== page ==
The ABC’s of Homebrew

abcstarHomebrew Legalities

It’s widely known that homebrewing can be incredibly rewarding, entertaining, and a creative outlet for self-expression.  The same goes for sharing that home brewed beer with friends.  But did you know that it’s actually not technically legal to do this?  Homebrewing laws allow for individuals to create beer, wines, and meads for personal consumption only.  The law dictates that you can create 100 gallons for personal consumption and 200 gallons per household annually.  The key phrase here is “personal consumption.”  There are some exceptions made for homebrew competitions that judge beers, but the word of the law is pretty strict.  There’s a great synopsis of the law on the American Homebrewers Association website.

AHAThe American Homebrewers Association does a great job of fighting for our rights as homebrewers.  Because of this and other organizations like homebrew clubs that actively promote the positive sides to home brewing, we now have the ability to brew in all 50 states, which is a recent occurrence–the last two states being Alabama and Mississippi.  Laws will likely continue to change as time goes on, and–who knows?–maybe we’ll be able to legally give our beer to friends and family without fear of the Gestapo raining judgement down upon us.  This is obviously an exaggeration.  People share homebrew with each other all the time.  And just like people that don’t own medical marijuana cards smoke Mary Jane on their back patios undisturbed, nobody is going to come knocking on your door, but technically, they could.  You are generally not under the eye of the law until you want to take your hobby to the next level.  That all being said, we as homebrewers have to the responsibility to play by the rules until the rules change.

Shadow Beer Sampling

Kickstarter is an incredible tool for start-ups looking to raise money.  Having run one myself, I can tell you that it’s not an easy task.  It requires constant attention, in-person campaigning as well as electronic, and diligence as well as follow through.  For breweries, Kickstarter is a great way to raise money, but there is one draw back.  Your main product, beer, cannot be sold, given away, or rewarded to those who back your project.  This is the exact opposite of most Kickstarter projects, which offer the product they are trying to Kickstart at some mid-level reward tier.  Alcohol Kickstarters need to be more creative with their reward tiers and inspire backers to contribute without the promise of free alcohol.  But what about offering free tastings of my homebrew? Unfortunately this is not a legal option.


When John and I first started taking about going pro we set up tasting events where we gave our homebrew away for free.  One of those events was at the annual USC Bosco’s BBQ.  Great times were had, people loved our beer, we snagged business cards, acquired emails, and generally felt like we were on to something.  It wasn’t until we applied for our Alcoholic Beverage Control (ABC) license that we learned about background checks and how deep the ABC goes into your personal history.   When they came across the “tasting” events we held, we were faced with a possible misdemeanor charge, a serious fine, and an extended refusal of our ABC license.  What does that mean? It means we couldn’t sell beer.  Luckily for us, we were able to explain our situation well enough and our glowing resumes saved us from the axe.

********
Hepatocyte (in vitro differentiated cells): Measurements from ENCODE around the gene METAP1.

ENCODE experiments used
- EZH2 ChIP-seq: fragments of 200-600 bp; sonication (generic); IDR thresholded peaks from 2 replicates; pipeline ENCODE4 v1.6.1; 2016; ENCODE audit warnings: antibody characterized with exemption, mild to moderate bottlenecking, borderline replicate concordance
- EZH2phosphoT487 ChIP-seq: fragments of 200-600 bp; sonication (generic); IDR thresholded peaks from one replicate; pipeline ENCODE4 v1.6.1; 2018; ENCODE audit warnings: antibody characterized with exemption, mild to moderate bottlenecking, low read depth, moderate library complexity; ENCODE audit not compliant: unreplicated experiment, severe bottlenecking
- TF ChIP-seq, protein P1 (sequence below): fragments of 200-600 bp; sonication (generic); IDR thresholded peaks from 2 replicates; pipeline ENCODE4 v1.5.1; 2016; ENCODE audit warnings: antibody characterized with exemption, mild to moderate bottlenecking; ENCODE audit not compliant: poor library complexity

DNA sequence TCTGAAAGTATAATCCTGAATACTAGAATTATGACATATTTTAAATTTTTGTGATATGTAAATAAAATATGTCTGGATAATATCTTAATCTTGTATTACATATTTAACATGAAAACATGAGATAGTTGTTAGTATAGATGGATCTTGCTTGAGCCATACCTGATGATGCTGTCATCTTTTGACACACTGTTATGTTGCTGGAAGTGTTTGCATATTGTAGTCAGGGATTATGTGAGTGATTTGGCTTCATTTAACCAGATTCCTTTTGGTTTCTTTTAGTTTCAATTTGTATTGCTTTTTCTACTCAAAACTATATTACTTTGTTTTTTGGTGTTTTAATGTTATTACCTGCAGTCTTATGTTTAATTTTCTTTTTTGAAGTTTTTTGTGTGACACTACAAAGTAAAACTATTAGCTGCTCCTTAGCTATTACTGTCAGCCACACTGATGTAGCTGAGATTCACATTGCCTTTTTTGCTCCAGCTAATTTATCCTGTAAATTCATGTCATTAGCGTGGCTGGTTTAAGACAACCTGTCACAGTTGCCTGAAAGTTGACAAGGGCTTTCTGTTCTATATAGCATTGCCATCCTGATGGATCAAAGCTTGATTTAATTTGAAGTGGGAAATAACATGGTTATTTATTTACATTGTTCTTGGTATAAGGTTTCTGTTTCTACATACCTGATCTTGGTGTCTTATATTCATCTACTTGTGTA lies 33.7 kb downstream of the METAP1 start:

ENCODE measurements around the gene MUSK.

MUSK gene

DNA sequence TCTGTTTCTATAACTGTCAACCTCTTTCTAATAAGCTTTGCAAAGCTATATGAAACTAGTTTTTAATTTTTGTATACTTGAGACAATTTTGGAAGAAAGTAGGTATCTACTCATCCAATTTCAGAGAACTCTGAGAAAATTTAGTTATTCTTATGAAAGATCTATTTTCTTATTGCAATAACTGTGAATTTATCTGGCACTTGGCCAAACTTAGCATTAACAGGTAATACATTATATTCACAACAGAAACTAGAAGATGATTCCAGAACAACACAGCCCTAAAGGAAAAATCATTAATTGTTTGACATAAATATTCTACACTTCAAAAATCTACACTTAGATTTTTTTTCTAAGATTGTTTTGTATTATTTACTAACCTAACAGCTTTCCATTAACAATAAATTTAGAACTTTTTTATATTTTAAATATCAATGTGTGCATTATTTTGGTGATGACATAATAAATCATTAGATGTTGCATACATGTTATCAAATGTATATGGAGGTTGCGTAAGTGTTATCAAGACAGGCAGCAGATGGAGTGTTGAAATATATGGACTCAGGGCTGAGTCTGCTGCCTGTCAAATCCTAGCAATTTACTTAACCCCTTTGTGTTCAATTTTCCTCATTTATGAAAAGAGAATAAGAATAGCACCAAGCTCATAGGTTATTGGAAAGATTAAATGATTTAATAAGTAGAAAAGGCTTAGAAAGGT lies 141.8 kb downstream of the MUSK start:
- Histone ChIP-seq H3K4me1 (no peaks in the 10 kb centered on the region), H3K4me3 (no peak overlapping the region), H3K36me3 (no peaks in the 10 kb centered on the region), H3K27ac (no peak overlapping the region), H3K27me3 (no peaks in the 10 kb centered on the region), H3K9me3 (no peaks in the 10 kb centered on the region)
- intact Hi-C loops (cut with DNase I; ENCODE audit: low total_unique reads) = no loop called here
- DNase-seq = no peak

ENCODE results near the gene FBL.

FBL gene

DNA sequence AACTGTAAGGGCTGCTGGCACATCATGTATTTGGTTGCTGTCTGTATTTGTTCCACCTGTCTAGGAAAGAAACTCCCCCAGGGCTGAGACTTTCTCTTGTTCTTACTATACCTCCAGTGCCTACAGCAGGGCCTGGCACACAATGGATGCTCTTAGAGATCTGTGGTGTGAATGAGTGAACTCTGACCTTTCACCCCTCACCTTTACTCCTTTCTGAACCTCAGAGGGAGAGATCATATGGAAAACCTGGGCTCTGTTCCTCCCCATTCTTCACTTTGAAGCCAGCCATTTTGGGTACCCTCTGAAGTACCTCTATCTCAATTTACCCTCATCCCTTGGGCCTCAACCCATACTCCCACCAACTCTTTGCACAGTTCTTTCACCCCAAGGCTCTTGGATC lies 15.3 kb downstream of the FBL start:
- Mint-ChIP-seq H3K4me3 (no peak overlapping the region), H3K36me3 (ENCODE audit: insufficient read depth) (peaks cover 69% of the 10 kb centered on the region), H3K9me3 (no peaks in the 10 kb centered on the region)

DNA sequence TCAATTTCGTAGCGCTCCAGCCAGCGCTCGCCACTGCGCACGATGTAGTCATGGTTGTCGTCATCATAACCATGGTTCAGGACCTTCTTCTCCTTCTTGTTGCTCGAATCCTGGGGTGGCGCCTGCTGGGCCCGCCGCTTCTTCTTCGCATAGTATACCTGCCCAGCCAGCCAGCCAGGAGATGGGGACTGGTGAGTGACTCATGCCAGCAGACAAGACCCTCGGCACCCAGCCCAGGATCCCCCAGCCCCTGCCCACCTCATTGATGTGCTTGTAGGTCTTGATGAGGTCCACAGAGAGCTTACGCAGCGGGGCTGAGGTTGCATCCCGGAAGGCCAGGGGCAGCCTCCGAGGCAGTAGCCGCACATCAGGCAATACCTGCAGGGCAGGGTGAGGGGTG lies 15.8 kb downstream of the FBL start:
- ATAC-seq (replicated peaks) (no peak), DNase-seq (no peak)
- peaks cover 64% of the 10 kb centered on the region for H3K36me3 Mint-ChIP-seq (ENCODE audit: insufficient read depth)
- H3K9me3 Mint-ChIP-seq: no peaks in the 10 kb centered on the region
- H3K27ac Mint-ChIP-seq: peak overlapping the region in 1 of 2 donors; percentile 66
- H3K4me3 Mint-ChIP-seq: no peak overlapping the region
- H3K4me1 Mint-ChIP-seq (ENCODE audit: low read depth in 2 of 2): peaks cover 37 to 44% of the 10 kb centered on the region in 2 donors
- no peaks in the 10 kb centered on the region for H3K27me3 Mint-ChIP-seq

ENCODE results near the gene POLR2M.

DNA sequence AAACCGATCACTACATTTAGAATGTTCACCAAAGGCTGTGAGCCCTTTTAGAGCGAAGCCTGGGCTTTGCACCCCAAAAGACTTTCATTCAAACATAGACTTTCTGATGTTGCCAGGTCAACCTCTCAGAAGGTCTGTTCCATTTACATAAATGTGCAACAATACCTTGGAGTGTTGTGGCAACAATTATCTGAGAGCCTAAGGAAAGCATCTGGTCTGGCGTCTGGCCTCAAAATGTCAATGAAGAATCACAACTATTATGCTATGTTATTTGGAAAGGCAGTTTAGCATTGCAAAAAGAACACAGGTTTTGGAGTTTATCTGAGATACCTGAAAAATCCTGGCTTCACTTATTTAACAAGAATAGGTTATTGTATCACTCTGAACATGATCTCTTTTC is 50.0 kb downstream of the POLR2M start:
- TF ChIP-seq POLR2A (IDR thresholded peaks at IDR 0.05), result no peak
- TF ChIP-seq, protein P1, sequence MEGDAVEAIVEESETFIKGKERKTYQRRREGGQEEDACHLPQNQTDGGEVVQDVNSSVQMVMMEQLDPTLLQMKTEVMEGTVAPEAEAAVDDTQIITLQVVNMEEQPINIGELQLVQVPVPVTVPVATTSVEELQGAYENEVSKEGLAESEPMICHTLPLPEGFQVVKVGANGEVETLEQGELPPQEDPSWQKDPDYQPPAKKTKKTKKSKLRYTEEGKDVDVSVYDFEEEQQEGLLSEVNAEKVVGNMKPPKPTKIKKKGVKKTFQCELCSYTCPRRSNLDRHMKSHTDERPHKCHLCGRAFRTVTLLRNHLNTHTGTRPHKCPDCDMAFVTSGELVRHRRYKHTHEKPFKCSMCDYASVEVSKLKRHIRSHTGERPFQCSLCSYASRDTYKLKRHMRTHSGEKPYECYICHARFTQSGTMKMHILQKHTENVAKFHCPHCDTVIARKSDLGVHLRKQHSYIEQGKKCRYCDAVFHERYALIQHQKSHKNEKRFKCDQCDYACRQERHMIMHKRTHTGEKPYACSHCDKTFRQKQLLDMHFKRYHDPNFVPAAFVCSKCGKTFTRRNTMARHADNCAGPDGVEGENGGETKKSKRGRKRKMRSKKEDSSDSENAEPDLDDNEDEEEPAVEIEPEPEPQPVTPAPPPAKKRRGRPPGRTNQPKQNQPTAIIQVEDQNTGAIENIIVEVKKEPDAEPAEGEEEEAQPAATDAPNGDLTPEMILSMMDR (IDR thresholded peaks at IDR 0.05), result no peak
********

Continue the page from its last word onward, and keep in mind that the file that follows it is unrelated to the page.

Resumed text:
Flash forward to the Kickstarter campaign.  We strategically timed our Kickstarter to coincide with our very real and very legal contract brewing beer launch.  This allowed us to legally sell beer and legally have people taste our beer without the worry of breaking the law.  Not everyone has this option, and not everyone has access to an amazing contract brewery, so sometimes you need to be patient.

WhatchdogThe Watchdog

If you are going pro, if you are utilizing Kickstarter to raise funds, or if you are or will be in any ABC application process, be careful how you conduct yourself.  The ABC has been charged with keeping the alcohol peace and enforcing the blue laws that they probably don’t even agree with.  Until those laws change, they have to do their job.  The minute you publicize that you’re having a free tasting event for your future brewery on your facebook, twitter, blog instagram, pinterest, tumblr, reddit, etc., you incriminate yourself with lasting evidence that will be scrutinized during your application process.  You, as an unlicensed brewer cannot give your alcohol away to charity; you cannot sell your alcohol to raise funds; you cannot serve your beer at a beer festival; you can’t even legally give it away to friends.  You create a virtual domino effect when people share your posts: media outlets pick it up, and before you know it, the biggest newspaper in the city is publicizing that your illegal beer’s on tap.  Don’t do this.

The fact of the matter is that everyone–you, me, friends, beer drinkers alike–wants you, the brewer, to succeed.  Anything that prevents you from getting that license, slows you down.  It will not only hurt you, but the people you intend to serve your brews to.  In the event you serve illegally at a bar, you could even unknowingly jeopardize their ABC license.

The world, not just the United States, not just California, and not just Los Angeles, is seeing record growth in craft beer and homebrewing.  More breweries will open, more beer Kickstarters will launch, and more thirsty customers will show up to openings.  It’s exciting times, and big changes are definitely on the horizon.  Whether it’s the revision of blue laws, the commercial brewery bubble popping, or a neighborhood bar converting to craft, beer is coming.  Prepare yourself.  Let’s all work to facilitate that growth collectively.